I didn’t quite know what to expect from my interview with Stephen Starr. I did my best to familiarize myself with the Philadelphia restaurateur, dutifully scouring through newspapers and magazines and reading what I could from the usual suspects of rags, mags, and Googles. The story that took shape was of a man who had the resources (and was brave enough) to open two Manhattan restaurants within a few months of each other, Morimoto and Buddakan, and who until recently was not a very well-known figure in New York. Before long an image began to materialize, and I began to see a muscle-bound guy from New Jersey who works out fanatically, and an entrepreneur with a knack for PR who made his mark promoting rock stars. I read more about how he talks a big game, and because of his hands-on perfectionist nature he can sometimes be brash to his staff. Soon I began to realize that what I was reading was mostly well-written fluff, and in reality it told me next to nothing about the man himself. Taken together, the potpourri of articles began to portray Starr as a black-suited WWF star who yelled at his staff and was prone to bragging about his restaurants, and if you didn’t agree with him he’d be happy to step into the ring with you and take you down with a no-mercy double body slam. Mercifully, I stopped reading and let my interview be the judge.

The Stephen Starr I met was an entrepreneur who is still nervous about failing, still mindful of the times he spent with no job or money, still holding on to a childhood spent hustling to get by. Over the past ten years, he has almost single-handedly rejuvenated Philadelphia’s restaurant scene, with 12 distinct restaurants scattered throughout the city. Bon Appétit named him the 2005 “Restaurateur of the Year” for good reason. But after absorbing all the press the man has received over the past few months, I think I gleaned something interesting from the seemingly incongruous tidbits of published comments. And we may as well get this one thing over with; Stephen Starr is a genius. For the non-believers amongst us, a pop quiz.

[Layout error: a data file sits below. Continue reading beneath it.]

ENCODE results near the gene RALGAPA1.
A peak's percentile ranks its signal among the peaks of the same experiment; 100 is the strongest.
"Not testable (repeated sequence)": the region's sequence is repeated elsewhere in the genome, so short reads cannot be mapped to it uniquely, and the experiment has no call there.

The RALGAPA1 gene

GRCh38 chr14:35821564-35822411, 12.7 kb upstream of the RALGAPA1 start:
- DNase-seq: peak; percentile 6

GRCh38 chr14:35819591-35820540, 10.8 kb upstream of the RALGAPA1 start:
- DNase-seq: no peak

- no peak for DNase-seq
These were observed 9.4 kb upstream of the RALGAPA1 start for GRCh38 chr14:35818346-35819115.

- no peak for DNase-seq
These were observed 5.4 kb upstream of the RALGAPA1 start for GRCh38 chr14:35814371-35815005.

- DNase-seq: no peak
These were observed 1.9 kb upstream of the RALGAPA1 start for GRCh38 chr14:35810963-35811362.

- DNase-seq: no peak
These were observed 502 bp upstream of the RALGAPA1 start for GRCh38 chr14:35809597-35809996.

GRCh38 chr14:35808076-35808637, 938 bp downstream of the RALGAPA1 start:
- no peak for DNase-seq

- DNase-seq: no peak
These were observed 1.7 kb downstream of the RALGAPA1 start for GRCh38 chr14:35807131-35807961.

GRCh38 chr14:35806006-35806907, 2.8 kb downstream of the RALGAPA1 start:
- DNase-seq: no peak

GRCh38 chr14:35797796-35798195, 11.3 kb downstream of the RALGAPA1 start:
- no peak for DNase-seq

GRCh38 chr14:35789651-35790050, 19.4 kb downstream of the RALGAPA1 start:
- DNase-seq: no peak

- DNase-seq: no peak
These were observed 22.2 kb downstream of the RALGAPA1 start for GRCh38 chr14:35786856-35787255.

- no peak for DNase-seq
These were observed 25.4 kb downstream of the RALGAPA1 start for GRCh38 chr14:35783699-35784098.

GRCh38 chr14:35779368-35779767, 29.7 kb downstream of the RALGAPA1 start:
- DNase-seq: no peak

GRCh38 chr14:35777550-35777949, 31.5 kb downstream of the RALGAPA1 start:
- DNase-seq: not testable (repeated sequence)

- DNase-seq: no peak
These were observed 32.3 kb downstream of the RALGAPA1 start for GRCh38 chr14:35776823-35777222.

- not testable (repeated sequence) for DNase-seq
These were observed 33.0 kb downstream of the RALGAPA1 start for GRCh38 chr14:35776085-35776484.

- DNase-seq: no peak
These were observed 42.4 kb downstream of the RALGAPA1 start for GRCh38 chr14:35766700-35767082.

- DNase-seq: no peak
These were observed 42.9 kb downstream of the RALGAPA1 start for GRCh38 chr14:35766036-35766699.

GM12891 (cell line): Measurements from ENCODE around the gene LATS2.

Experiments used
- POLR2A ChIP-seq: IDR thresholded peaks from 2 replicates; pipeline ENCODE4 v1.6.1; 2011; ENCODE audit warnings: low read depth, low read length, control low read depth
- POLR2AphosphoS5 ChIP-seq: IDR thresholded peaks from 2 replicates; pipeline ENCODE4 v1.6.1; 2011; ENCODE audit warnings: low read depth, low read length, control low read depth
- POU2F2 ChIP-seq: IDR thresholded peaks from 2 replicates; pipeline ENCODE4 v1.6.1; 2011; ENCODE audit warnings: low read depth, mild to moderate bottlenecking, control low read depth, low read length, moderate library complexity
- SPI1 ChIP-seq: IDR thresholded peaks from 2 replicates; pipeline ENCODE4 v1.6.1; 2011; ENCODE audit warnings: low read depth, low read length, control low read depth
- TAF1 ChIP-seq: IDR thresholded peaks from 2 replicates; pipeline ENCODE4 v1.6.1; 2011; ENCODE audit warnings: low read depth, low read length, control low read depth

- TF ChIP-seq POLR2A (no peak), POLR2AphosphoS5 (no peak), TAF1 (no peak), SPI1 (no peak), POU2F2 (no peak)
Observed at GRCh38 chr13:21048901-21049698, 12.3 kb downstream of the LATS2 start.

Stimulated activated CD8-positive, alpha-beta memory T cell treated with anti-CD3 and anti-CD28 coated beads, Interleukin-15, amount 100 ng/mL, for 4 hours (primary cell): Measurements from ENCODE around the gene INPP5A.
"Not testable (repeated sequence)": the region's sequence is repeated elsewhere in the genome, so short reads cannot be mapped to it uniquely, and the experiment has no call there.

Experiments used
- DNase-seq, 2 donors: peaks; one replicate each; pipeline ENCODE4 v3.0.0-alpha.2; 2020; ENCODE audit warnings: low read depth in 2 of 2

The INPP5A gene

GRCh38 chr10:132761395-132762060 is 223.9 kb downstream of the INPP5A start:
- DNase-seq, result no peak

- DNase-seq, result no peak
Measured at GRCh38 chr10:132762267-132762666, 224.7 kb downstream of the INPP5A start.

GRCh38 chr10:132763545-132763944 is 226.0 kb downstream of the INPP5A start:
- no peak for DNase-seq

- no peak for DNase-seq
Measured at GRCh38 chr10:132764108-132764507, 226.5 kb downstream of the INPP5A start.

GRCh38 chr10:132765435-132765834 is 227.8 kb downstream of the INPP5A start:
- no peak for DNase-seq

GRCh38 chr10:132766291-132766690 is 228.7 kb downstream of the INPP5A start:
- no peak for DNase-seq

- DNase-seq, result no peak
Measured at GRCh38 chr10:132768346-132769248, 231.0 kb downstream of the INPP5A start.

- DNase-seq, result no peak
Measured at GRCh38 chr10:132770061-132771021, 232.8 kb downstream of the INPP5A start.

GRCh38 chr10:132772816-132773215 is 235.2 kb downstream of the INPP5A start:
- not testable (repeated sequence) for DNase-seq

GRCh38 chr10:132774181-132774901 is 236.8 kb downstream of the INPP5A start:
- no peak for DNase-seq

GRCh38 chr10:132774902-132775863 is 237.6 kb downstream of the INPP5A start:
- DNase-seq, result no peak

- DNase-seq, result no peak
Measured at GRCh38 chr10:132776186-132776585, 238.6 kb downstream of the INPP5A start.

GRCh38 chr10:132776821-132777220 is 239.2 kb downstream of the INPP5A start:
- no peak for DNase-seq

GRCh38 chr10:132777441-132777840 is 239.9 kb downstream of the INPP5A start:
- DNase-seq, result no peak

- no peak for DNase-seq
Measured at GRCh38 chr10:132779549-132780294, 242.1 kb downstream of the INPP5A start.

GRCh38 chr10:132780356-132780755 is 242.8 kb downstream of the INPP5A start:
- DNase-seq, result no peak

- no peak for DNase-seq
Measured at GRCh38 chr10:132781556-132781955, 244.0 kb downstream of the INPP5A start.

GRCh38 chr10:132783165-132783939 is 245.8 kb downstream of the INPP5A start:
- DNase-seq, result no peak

1. During an interview with Florence Fabricant, Starr said “Morimoto is going to be far more interesting than any restaurant New York has seen.” Mr. Starr said this because:

a. He believes that Morimoto will be far more interesting than any restaurant New York has seen.

b. It was taken out of context – he was actually discussing the restaurant’s amazing toilets.

c. He knew that this statement would cause the inner sanctum of food writers in New York to implode, thus creating the kind of PR buzz that is priceless to restaurateurs.

2. In an interview with Steve Cuozzo of the New York Post, Starr was quoted as saying “The last really incredible openings in New York were probably Balthazar and Asia de Cuba (in ’96 and ’97),” a quote that Ms. Fabricant reworded in her article as “there have not been any really incredible openings in New York in almost 10 years.” Whatever it was that Mr. Starr really said, he said because:

a. He really couldn’t think of any new restaurants more incredible than Morimoto and Buddakan.

b. Mr. Cuozzo changed the context of the statement to sell more newspapers.